WILLISTON, North Dakota - What was once the sleepy town of Williston on the western edge of North Dakota is now wide awake, serving as the epicenter of an oil boom that is changing the landscape of this region.
"The oil industry is spending about two billion a month out here just drilling wells," said Williston Economic Development Director Tom Rolfstad.
Unemployment is virtually non-existent and promise seems to be oozing out as fast as the oil.
"The impact to the country and to the world is significant. It isn't just our economy, we're helping the entire country," he said.
If you get a job on the oil field, Rolfstad says you could be making a six-figure salary.
All of that is the face of what is working here, Tyler Pavlacky is the face of what is not.
"(You) don't shower for a week. No food. It's rough. Trying to find a place to go to the bathroom you wouldn't think is so hard," he said.
This 24-year old father from Minneapolis came here looking for work.
He lived in his car for the first couple weeks and much of his possessions still do; this while his girlfriend and 2-year-old daughter live back home in Minneapolis.
"This is my favorite picture," he said of his daughter.
"How often do you look at those?" asked reporter Jay Olstad.
"I try not to actually, try to keep my mind off of it," he replied.
Barely making ends meet in the Twin Cities, he made the difficult decision to temporarily leave his family behind in hopes of finding a better life here.
The only problem, if you don't have experience in the oil fields, finding a job at one of the oil companies is almost as hard as finding a place to sleep.
There are so many people here. The population has nearly doubled in only a few years and affordable for some is outrageous to others.
"$700 a week and they call it affordable housing," he said with a smile, referring to an advertisement for a new hotel in town.
Pavlacky came to Williston with his brother-in-law Zach Betland.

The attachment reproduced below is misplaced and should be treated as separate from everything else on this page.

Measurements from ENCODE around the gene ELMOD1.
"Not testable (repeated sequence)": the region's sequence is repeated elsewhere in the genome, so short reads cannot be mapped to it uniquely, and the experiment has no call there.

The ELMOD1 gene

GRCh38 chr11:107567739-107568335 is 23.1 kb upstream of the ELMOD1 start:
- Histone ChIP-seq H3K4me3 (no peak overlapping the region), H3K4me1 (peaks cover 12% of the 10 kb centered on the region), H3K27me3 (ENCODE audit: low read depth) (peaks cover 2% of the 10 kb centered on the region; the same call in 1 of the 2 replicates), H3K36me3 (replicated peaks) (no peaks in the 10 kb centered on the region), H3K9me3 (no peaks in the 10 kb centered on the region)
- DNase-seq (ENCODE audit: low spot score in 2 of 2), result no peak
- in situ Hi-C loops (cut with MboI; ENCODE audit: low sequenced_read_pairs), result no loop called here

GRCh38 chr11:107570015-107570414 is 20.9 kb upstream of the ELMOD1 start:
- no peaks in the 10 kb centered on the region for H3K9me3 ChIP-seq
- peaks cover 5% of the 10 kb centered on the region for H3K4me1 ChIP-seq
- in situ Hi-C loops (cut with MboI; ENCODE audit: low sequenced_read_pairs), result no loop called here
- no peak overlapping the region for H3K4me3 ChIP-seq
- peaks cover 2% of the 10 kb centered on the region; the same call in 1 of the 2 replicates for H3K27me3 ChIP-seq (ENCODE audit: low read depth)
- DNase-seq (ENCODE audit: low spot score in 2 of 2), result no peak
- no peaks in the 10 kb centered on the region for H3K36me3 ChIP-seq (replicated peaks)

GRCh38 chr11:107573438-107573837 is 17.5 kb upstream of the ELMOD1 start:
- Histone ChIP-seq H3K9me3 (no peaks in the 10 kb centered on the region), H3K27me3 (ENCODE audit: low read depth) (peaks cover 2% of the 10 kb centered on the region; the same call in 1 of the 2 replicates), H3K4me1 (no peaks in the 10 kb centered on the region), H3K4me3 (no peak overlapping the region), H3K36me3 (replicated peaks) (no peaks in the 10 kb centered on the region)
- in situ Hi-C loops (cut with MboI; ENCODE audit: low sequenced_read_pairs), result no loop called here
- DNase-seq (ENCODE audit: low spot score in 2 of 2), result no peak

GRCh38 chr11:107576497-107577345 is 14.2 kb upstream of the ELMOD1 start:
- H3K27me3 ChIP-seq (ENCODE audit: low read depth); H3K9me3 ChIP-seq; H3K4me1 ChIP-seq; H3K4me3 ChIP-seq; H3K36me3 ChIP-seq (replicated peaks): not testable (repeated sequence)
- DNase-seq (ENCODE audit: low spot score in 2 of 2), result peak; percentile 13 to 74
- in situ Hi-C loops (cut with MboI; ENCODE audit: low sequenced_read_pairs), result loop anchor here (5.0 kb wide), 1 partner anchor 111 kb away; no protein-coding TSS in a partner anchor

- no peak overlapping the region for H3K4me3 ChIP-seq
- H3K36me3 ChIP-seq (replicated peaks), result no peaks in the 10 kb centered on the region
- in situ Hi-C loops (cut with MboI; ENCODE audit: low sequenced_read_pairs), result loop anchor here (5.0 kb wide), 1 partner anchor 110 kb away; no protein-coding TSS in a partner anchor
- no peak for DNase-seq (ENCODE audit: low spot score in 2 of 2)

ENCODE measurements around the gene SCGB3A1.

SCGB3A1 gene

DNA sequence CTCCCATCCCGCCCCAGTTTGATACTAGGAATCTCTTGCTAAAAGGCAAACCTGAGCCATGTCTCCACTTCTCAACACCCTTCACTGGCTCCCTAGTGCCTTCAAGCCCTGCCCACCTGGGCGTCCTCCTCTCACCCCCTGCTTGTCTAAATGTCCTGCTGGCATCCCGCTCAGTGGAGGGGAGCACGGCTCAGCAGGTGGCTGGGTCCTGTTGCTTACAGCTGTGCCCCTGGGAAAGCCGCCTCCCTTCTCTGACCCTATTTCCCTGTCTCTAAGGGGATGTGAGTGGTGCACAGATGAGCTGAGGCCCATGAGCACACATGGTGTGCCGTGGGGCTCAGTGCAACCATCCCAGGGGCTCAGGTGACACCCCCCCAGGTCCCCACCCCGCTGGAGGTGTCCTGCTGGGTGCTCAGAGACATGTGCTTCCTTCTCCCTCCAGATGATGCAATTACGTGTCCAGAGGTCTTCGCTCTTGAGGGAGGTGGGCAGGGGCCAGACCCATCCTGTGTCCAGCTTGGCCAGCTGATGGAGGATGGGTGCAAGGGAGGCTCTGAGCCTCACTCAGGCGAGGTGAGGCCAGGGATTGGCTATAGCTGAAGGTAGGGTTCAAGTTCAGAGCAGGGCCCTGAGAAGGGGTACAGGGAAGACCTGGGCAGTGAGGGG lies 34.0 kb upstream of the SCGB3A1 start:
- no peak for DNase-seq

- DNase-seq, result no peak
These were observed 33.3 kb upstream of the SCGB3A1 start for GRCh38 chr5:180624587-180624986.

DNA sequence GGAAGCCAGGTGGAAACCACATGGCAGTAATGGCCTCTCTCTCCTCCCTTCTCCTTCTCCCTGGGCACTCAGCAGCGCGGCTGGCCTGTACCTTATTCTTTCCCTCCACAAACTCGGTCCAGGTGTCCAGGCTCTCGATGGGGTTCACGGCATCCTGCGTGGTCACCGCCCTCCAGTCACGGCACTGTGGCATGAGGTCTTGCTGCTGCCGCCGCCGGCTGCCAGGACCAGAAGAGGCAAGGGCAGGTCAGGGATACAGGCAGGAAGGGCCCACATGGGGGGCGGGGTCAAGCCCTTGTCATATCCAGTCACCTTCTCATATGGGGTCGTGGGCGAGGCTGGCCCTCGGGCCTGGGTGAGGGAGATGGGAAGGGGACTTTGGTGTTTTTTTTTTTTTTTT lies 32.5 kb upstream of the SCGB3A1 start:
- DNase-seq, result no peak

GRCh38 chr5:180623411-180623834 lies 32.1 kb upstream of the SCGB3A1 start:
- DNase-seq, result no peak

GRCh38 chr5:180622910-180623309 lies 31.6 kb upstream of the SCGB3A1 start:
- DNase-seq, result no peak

"We've been surviving off of Raman noodles and Chef Boyardee," said Betland.
Both eventually found a place to stay, living in a tent at a campsite 15 miles outside of town.
Although both had jobs at McDonalds, they could not afford much when we met up with them, eating maybe once a day. Pavlacky says he's lost 15 pounds so far.
That's why they knew they have to find something better, and fast.
Tyler spends a lot of his time at the Williston Job Center looking for better jobs. And he's not the only one.
"I have never seen anything like this before," said Cindy Stanford, the job center manager.
She says this small office gets 200 people in here a day looking for work.
"You have to be skilled. You need to have skills. Skilled carpenters, welders, truck drivers," she said.
And having a place to live helps too.
"We're telling people who have housing to put it on their resume because that's a plus," she said.
But there is one thing Williston is not short on, crime.
"Gun calls have gone up, stabbings, knives, all those kinds of calls have also been on the rise," said Detective Amy Nickoloff with the Williston Police Department.
Nickoloff is originally from Minnesota, along with almost half of the police department. It's a department that is overwhelmed. Calls for service have increased 260 percent in just two years.
She says they are looking to add more staff.
"It's relatively safe but obviously when you bring in an influx of people you're going to have a higher crime rate," she said.
State legislator Gary Sukut who represents Williston is trying to calm the concerns.
"This is kind of happened overnight," he said. "We keep telling people to be patient. We've got another two, three, four years of frustrating times to take care of everything we need."
Time, however was not on Tyler Pavlacki's side. The harsh winter had not settled in, but homesickness did.
"It's really tough to say that daddy will be back later. She doesn't know when," he said.
He eventually moved back to Minnesota, in part to be closer to his family. His brother-in-law is still out in North Dakota and living in a camper, according to Pavlacky.
"I'm not trying to go back to Minnesota empty handed," said Betland.
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